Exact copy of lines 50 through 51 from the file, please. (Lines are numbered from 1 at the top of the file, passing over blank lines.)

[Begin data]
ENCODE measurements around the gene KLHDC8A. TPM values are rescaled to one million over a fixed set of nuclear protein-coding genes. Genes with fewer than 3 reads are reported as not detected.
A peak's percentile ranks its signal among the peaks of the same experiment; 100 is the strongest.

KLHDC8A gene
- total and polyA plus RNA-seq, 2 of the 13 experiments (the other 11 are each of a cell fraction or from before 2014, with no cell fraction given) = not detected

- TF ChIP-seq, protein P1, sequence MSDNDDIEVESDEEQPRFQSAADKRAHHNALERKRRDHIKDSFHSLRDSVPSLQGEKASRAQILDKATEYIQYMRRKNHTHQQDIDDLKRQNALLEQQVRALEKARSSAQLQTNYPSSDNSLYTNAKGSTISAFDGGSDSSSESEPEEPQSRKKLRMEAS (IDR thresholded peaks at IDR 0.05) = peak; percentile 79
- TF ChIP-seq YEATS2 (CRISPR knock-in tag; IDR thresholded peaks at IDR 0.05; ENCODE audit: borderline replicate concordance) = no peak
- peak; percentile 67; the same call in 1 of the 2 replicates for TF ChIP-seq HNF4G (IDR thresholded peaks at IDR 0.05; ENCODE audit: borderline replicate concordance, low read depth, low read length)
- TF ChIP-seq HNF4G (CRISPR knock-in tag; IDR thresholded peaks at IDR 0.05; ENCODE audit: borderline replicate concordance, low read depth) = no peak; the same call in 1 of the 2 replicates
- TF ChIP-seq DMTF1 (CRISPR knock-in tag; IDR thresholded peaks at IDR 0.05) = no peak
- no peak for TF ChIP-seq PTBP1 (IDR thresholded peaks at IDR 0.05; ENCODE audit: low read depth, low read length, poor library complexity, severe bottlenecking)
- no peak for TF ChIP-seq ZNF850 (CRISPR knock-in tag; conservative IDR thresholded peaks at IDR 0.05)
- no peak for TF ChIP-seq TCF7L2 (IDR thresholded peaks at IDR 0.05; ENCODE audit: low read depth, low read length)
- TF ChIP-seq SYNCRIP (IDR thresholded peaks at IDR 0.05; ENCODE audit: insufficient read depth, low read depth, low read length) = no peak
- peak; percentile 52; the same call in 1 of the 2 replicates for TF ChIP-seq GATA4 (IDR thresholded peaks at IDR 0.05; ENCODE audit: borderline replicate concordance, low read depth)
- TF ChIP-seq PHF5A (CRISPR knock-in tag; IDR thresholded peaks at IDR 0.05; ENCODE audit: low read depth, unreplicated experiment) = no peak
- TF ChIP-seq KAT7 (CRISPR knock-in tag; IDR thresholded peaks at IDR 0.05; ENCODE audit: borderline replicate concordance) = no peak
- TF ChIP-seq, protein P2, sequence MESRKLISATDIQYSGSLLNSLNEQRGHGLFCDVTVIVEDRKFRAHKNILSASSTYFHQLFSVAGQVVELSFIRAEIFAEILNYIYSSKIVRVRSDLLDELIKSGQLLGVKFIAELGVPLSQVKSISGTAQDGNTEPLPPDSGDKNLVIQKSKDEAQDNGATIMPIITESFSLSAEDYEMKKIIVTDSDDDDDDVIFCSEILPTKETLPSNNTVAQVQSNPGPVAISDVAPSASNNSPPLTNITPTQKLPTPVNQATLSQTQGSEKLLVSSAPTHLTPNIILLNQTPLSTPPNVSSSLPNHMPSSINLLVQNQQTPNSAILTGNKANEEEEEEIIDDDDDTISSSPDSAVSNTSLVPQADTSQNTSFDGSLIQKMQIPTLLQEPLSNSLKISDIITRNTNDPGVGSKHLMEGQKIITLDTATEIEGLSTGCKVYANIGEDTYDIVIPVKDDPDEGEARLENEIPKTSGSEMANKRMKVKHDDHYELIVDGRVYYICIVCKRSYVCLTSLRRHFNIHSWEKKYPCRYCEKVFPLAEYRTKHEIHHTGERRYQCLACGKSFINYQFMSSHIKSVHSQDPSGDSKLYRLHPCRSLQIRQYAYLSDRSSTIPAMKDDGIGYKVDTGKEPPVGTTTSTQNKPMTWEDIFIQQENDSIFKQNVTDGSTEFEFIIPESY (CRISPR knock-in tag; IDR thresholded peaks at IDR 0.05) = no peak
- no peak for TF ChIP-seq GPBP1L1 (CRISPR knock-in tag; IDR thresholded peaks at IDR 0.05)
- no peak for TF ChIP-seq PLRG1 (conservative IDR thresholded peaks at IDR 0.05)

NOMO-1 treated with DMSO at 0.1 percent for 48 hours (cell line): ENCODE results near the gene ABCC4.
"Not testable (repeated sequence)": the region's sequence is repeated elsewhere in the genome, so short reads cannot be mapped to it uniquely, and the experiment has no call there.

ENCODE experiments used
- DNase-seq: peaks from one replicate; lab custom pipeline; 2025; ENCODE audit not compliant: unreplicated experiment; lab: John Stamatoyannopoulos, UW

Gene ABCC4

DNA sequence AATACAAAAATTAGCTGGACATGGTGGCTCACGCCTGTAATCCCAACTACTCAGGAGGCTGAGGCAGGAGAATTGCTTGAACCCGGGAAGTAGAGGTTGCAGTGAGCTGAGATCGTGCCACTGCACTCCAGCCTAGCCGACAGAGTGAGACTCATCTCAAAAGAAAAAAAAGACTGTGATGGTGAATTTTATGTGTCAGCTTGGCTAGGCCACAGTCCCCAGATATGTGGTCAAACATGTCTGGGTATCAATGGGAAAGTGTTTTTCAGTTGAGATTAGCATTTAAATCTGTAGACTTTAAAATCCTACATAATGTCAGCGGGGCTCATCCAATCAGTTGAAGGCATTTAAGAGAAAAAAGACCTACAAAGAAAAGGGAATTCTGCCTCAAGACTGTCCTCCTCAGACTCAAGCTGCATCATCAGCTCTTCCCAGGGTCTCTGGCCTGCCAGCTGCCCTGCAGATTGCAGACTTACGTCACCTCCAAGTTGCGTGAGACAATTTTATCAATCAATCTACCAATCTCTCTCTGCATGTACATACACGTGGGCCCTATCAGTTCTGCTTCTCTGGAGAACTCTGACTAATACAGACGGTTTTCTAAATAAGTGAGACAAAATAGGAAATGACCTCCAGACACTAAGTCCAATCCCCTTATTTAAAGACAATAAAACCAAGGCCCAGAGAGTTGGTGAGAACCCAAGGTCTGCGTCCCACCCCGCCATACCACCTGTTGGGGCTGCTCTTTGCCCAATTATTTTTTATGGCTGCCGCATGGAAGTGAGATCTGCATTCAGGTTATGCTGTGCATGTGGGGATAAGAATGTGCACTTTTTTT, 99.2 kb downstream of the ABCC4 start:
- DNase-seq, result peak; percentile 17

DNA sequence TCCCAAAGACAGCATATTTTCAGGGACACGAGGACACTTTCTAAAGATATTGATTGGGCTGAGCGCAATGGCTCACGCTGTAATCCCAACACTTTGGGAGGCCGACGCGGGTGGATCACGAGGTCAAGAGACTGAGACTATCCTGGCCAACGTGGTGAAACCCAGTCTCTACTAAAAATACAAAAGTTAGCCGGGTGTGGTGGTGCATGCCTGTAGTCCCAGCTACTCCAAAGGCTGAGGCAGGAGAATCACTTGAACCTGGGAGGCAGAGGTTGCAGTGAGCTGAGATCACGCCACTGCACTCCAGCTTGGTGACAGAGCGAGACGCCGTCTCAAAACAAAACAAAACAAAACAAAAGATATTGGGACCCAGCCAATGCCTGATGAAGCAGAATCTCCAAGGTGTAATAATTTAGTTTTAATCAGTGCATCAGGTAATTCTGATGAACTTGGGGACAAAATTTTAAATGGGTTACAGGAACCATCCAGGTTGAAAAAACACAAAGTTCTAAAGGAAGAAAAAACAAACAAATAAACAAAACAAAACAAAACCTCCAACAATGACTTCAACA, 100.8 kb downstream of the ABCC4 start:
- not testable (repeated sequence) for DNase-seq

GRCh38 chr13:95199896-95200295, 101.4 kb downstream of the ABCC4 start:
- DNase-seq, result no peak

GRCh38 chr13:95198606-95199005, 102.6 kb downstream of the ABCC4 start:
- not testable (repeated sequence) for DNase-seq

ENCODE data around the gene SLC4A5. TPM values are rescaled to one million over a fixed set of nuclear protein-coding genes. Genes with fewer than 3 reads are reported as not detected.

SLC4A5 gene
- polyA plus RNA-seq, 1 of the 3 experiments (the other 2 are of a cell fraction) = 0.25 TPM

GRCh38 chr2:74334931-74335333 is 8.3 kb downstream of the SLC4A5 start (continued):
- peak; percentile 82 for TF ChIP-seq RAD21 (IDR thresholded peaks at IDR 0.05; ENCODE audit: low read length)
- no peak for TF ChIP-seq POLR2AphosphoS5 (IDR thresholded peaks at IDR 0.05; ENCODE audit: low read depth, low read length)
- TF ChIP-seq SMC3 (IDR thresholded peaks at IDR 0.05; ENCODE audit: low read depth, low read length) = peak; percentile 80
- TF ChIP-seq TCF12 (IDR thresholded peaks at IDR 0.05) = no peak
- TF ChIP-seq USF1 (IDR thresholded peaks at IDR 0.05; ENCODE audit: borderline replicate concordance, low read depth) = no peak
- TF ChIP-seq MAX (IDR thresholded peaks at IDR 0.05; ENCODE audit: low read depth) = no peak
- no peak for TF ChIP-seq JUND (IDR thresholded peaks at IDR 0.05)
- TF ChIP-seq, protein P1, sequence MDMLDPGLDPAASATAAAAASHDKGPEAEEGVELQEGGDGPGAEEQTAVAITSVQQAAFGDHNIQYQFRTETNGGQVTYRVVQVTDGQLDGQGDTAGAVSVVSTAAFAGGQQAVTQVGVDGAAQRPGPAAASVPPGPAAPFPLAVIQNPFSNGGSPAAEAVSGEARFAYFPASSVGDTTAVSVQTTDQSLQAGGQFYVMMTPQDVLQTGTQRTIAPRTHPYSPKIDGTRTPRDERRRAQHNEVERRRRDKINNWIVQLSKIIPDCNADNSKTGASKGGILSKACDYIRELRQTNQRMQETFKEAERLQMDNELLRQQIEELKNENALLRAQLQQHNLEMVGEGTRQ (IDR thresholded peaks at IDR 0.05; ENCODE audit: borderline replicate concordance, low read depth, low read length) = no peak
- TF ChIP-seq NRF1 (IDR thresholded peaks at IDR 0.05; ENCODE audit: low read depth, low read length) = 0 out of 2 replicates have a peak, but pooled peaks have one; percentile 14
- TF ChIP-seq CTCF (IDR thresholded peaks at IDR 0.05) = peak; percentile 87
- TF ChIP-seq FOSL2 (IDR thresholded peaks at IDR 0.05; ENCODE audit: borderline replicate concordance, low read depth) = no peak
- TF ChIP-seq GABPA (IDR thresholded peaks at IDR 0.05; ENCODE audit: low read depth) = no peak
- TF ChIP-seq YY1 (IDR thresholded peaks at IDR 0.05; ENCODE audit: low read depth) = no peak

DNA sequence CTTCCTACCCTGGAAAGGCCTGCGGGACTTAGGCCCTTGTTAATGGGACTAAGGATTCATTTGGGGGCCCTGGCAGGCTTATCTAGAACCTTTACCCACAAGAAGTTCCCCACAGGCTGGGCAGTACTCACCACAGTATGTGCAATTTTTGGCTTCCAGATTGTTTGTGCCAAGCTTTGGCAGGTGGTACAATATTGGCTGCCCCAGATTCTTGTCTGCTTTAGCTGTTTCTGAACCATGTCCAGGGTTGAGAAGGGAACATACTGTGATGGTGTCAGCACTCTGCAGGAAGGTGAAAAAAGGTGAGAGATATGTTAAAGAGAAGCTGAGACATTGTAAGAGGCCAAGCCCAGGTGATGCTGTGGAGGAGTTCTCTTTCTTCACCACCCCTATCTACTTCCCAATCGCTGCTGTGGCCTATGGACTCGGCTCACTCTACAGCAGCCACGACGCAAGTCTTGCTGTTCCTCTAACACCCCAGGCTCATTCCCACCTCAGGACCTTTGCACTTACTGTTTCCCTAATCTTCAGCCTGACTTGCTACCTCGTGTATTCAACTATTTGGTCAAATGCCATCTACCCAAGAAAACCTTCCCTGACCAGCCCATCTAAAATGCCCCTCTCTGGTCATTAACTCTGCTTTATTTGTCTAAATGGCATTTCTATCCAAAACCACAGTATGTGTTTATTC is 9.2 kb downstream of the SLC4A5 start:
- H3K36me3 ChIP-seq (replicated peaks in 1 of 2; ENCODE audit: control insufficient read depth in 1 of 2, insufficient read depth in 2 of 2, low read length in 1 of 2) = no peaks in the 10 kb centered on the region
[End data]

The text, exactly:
DNA sequence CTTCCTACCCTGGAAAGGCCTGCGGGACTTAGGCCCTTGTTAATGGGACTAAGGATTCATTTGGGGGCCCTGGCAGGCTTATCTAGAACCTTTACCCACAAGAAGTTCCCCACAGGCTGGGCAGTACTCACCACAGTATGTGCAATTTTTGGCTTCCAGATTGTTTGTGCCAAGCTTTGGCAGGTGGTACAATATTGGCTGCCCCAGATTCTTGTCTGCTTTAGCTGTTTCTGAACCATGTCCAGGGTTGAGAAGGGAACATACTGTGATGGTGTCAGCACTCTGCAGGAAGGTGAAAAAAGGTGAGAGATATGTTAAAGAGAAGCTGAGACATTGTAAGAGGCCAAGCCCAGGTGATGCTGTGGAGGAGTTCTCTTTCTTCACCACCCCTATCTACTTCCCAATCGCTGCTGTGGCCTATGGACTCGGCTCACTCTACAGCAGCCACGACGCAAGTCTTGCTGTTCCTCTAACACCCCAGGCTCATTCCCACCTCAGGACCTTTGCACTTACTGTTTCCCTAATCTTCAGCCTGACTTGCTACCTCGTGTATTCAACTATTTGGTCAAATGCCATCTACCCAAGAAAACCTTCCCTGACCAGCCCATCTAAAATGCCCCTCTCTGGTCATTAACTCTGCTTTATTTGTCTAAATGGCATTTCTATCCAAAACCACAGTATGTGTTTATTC is 9.2 kb downstream of the SLC4A5 start:
- H3K36me3 ChIP-seq (replicated peaks in 1 of 2; ENCODE audit: control insufficient read depth in 1 of 2, insufficient read depth in 2 of 2, low read length in 1 of 2) = no peaks in the 10 kb centered on the region